The Black Orifice

Tabletop gaming resources and events from grumpy old games designers, Ben Redmond and Nigel McClelland

Brisket is a meat better served fresh

With the release of Veteran Brisket around the corner, and with me being both a butchers fan and a data nerd, I thought I’d try and work out which Brisket was best.


The one thing that stands out most about Veteran Brisket is that she’s TAC 5 and has a pretty full looking playbook but just how much better than original Brisket’s is it?

The number of raw hits achieved is just a matter of dice rolled (unless you’ve got Anatomical precision), and any analysis of that doesn’t really tell us much, other than TAC 5 is better than TAC 4. That said, Young-and-Pretty Brisket has a friendly little dog that she just loves showing off for, making her effectively TAC 6 some of the time. But raw TAC scores doesn’t tell us much. We need to know what we can do with those scores, depending on the situation.

Essentially, I think there’s three different things you might want to do with either Brisket model: Cause as much damage as possible, generate as much momentum as possible (probably whilst dealing damage), or try and tackle the ball and dodge away. Lets look at each of these in turn.

Raw Damage potential

These two images who us how similar the damage output between the two versions actually is. It’s only when we get to a charge against a soft target that Veteran Brisket starts to shine above spring-chicken Brisket. Otherwise it basically comes down to whether or not you can maximise the TAC bonus from Princess. If you can, you’re better off with the existing model, if you like to hide Princess at the back by the goal (I’m looking at you, Jack Newton!) then you’re probably better off switching to the veteran.

Momentum Generation

The first table seems to suggest that the momentum gained between the two is almost identical, but the second table shows us how important that lack of a universal momentous result in the first column is a big problem for the young whippersnapper. On a single attack this means that world-weary Brisket generates momentum even more reliably than her junior counterpart with Princess bonus. With the bonus dice from the charge, fresh-faced Brisket is better with dog-support than her veteran counterpart against all but the hardest to hit, but if you want someone to go in and generate momentum with a full stack of Influence, you’d have to say the timeworn version has the edge here.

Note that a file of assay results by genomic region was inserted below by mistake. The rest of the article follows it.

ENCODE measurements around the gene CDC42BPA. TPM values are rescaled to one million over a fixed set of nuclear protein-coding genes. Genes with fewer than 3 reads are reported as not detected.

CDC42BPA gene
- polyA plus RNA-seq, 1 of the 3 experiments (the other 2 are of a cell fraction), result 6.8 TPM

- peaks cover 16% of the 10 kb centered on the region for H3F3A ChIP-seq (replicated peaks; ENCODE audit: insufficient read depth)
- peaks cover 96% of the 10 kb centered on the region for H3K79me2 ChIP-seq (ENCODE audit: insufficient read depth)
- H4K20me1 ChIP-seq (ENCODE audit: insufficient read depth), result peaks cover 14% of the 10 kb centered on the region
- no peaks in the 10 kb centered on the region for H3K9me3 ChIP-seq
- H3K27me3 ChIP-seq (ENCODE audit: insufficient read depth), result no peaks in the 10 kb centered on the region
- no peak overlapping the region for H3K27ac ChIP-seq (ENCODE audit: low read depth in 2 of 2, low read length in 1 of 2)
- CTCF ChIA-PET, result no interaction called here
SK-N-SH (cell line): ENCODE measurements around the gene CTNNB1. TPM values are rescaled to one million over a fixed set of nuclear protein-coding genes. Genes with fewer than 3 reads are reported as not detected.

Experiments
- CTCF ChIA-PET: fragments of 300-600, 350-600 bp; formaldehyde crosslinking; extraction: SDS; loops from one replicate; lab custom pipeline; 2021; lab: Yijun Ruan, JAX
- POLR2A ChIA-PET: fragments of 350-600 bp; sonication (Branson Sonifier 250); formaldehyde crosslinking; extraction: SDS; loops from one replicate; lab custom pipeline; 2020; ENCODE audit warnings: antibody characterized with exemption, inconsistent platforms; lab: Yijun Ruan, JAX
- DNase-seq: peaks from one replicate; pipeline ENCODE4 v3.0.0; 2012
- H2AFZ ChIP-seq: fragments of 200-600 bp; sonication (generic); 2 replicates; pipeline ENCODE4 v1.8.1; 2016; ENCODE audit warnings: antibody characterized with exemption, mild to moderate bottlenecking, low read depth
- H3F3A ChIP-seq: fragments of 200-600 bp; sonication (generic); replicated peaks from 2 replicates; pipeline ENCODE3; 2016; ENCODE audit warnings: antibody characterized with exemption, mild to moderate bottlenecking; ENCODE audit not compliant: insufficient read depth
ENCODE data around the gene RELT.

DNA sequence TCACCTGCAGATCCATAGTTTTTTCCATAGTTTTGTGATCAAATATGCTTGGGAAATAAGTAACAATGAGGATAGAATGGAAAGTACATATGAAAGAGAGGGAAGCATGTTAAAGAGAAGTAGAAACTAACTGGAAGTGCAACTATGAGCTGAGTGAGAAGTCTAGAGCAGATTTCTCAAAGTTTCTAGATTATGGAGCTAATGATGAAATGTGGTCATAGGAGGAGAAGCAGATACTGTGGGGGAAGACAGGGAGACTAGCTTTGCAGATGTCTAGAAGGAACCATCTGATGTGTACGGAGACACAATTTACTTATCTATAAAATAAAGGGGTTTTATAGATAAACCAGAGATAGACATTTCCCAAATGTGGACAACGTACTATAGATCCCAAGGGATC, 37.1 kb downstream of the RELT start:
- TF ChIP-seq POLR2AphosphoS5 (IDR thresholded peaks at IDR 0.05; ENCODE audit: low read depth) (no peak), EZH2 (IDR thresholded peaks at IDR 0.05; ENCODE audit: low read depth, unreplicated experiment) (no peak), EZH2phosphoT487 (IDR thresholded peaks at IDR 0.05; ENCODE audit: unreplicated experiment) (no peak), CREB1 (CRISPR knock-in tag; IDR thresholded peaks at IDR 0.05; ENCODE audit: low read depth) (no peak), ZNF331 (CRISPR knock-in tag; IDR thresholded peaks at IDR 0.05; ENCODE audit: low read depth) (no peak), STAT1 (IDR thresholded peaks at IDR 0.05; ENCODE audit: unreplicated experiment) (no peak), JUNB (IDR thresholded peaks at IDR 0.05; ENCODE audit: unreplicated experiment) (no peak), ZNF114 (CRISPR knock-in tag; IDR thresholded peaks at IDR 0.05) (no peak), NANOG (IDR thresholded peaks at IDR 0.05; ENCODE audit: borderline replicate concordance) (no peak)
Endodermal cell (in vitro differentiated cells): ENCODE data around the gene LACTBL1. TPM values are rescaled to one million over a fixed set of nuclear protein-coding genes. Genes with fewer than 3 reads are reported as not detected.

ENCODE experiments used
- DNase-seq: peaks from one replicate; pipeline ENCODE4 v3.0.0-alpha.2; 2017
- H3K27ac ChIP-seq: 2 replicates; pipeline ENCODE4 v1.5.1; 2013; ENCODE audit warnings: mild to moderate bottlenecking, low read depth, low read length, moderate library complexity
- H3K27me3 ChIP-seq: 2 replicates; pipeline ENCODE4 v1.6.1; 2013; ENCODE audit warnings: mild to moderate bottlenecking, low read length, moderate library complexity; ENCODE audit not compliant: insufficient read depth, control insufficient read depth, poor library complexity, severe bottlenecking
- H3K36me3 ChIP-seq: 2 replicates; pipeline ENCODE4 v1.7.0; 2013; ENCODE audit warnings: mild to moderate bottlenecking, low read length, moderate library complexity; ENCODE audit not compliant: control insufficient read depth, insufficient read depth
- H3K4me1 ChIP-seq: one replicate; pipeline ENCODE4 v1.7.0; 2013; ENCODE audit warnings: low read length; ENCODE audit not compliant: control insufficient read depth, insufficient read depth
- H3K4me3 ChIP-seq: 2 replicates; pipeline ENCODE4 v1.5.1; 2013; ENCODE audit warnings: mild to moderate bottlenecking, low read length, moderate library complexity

All that said, the mk1 model actually has the edge over her hoary counterpart when looking at damage caused whilst trying to generate that momentum. Here we start to see that against some players the youthful and exuberant Brisket is actually better than the wear old version in some circumstances, even without the dog. The difference here is all down to column 2. Fledgling Brisket scores higher due to the chance of scoring 2 hits, and hence being able to pick her 2 momentous damage result. If withered old Brisket gets the same number of hits she’s picking between 1 DMG and a MP or 2 without.

Tackle and Escape

The thing I find I want Brisket to do most often is go in, get the ball off of the enemy, dodge out before they can counter attack, then shoot on goal. These tables let us see what the chances are of that going our way…

Here we have a mixed picture again. Teen-Queen Brisket is a much more reliable tackler, and (if you can get off both a charge and get the dog-bonus) at tackling and dodging 2 inches to escape even a Fisherman’s counter attack, yet elderly Brisket is better at escaping from 1 inch melee zones. In my mind, the dodge is only really important if you’re expecting a counter attack. If you’re not, juvenile Brisket is much more likely to get the big dodge on a second attack, whilst aged Brisket can Quick Time without even needing to roll dice. However, if it comes down to a counter attack, early Brisket has one significant advantage over her rival: Charmed [Male]. If the original ball carrier’s a bloke, she can tackle them easily, then brace for the counter attack at DEF 5 ARM 1. That’s a defensive combo that makes it difficult to get to higher playbook tackle results. Even Mist and Flint have only a 41% chance of getting it back! Another important consideration with a tackle is the momentum generation. Granny Brisket needs 3 hits to tackle momentously, so if you want to tackle and shoot, the original is still the best

Counter Attacks

A quick point on counter attacks: Cheeky Scamp Brisket has a 2 inch dodge on 2 hits, whilst old hag Brisket needs 4 for the same. This gives the original a further advantage, but perhaps one that is much less of an issue as given the unpredicatable movement means that either one will probably only be getting hit at reach and be unable to counter attack anyway.

Playbook Summary